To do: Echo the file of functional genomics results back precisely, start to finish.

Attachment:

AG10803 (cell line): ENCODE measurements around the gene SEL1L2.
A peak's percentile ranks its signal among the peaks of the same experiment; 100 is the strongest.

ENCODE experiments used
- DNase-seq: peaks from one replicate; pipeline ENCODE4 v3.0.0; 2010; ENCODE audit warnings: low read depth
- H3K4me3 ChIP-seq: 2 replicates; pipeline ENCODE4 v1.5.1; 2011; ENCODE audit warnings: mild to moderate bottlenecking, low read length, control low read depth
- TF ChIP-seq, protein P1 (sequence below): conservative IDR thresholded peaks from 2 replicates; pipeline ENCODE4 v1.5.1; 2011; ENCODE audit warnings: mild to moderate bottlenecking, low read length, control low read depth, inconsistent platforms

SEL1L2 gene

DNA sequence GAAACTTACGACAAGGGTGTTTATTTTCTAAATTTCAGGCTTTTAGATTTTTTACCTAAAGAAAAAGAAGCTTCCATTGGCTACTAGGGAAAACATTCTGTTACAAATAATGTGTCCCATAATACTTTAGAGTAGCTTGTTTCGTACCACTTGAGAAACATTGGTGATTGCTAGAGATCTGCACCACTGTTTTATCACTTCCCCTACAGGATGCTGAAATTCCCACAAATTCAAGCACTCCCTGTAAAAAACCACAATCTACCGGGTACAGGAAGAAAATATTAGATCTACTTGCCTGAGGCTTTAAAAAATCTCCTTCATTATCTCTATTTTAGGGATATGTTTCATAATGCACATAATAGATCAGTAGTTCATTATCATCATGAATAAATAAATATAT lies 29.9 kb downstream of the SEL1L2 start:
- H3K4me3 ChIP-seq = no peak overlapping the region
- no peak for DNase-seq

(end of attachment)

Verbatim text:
AG10803 (cell line): ENCODE measurements around the gene SEL1L2.
A peak's percentile ranks its signal among the peaks of the same experiment; 100 is the strongest.

ENCODE experiments used
- DNase-seq: peaks from one replicate; pipeline ENCODE4 v3.0.0; 2010; ENCODE audit warnings: low read depth
- H3K4me3 ChIP-seq: 2 replicates; pipeline ENCODE4 v1.5.1; 2011; ENCODE audit warnings: mild to moderate bottlenecking, low read length, control low read depth
- TF ChIP-seq, protein P1 (sequence below): conservative IDR thresholded peaks from 2 replicates; pipeline ENCODE4 v1.5.1; 2011; ENCODE audit warnings: mild to moderate bottlenecking, low read length, control low read depth, inconsistent platforms

SEL1L2 gene

DNA sequence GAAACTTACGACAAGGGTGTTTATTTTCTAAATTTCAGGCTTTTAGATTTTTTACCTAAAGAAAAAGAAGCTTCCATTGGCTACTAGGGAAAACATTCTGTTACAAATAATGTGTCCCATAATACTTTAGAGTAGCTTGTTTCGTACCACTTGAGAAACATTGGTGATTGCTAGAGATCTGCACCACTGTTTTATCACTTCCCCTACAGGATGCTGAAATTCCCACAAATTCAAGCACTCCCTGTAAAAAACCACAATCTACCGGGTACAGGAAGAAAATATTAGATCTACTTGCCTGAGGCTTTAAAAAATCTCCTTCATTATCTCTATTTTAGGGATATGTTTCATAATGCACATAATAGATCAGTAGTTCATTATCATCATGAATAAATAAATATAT lies 29.9 kb downstream of the SEL1L2 start:
- H3K4me3 ChIP-seq = no peak overlapping the region
- no peak for DNase-seq